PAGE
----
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Tuesday, August 4, 2020

August 04, 2020
Prince Andrew with Virginia Roberts, then 17 - image REX/Shutterstock

Police records that could make or break Prince Andrew’s alibi for the night he is alleged to have had sex with a sex-trafficked teenager have been destroyed.

Scotland Yard made the admission to a former Royal protection officer who told The Mail on Sunday he believed Andrew may have returned to Buckingham Palace in the early hours of March 11, 2001.

Virginia Roberts, then 17, claims she was coerced by paedophile Jeffrey Epstein into having sex with the Prince on the night of March 10 at the Belgravia home of Ghislaine Maxwell. In his infamous Newsnight interview last November, the Duke of York insisted he had spent that night at Sunninghill Park, Berkshire, with his children, having earlier dropped off Princess Beatrice at a Pizza Express in Woking, Surrey, for a party.

Earlier this year the former Royal guard told this newspaper that he recalled making a complaint to his boss about allegedly abusive conduct by Andrew when he arrived at the Palace in a car driven by his personal protection officer.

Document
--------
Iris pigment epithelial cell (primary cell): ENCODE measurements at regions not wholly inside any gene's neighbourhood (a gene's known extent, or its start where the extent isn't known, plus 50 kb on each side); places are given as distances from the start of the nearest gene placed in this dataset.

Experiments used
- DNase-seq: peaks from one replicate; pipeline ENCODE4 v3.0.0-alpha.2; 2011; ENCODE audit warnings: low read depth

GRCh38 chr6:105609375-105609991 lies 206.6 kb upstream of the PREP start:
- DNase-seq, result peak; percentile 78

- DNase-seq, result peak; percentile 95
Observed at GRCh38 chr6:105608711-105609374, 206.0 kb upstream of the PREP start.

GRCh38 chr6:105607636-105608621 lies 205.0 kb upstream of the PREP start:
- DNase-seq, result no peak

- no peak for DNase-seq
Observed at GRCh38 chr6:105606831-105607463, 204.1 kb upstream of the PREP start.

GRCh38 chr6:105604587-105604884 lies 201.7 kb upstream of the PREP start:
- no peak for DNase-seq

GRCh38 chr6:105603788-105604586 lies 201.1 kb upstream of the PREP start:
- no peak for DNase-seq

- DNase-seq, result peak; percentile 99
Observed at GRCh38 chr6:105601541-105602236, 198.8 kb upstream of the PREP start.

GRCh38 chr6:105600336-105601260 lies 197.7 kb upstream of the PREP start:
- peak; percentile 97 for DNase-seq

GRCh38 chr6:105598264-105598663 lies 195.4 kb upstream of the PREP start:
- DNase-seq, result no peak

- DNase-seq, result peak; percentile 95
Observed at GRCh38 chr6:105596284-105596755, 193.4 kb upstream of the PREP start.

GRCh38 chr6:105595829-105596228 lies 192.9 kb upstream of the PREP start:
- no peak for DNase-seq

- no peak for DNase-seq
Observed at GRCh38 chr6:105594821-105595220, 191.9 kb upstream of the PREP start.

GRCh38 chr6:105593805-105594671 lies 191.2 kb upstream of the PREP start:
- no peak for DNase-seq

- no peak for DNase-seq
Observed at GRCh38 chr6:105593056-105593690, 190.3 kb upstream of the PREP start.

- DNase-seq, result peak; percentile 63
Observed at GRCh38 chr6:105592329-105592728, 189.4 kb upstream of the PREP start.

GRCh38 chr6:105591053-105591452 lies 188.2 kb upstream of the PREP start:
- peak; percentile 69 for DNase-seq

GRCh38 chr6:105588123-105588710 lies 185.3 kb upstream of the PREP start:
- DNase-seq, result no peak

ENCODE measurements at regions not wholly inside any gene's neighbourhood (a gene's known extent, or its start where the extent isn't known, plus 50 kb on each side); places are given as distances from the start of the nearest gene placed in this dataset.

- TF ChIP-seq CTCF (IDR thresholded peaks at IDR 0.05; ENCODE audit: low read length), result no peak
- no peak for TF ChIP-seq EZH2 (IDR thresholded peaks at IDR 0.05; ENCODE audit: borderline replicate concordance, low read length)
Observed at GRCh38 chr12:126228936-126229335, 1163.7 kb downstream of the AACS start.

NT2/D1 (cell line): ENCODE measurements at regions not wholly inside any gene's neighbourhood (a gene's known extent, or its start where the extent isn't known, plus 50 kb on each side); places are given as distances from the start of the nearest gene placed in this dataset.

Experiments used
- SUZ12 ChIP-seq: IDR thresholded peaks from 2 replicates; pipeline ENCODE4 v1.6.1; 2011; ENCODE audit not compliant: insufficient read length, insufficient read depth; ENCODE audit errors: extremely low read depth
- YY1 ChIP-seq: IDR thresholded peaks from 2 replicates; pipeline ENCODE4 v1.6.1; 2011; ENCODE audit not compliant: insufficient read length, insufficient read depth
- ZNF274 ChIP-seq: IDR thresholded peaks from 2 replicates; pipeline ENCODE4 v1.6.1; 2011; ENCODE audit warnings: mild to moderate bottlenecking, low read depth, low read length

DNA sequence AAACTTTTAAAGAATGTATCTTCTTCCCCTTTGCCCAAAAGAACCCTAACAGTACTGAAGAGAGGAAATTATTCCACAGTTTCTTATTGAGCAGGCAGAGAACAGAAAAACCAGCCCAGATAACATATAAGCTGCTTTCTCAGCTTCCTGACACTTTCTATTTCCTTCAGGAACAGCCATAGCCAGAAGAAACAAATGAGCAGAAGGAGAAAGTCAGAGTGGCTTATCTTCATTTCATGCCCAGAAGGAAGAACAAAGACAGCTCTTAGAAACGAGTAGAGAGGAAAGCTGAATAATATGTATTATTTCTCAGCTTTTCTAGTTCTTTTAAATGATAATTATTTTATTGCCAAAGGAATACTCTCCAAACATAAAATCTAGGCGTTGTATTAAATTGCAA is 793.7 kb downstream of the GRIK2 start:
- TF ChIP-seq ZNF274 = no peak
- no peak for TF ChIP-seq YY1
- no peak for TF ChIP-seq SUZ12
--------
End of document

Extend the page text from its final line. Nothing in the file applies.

To confirm his account, the ex-officer – who had a 23-year career with the police – asked for access to his shift roster at Buckingham Palace and other documents. Last week, 149 days after making the request, he finally received a reply from a caseworker at the Met’s Information Rights Unit in Sidcup, Kent. An email said: ‘I conducted a number of searches. However the Retention and Disposal Policy states that Duty Records and Annual Leave records are only held for 2 years. Therefore, there is no information the Commissioner is required to supply you.’

Last night, the former Royal guard said: ‘I am very disappointed. Why on earth did it take nearly five months to respond with such a non-informative answer? I’m also surprised to discover that any records regarding the Royal family and their police protection are destroyed, much less after just two years.’ The disclosure raises the possibility that other documents, including Royal protection officer logs, which would confirm where the Prince was at the times in question, have also been destroyed.

The Met declined to tell the MoS what searches had been conducted or the disposal policy for Royalty Protection department material. Prince Andrew’s representatives declined to comment.


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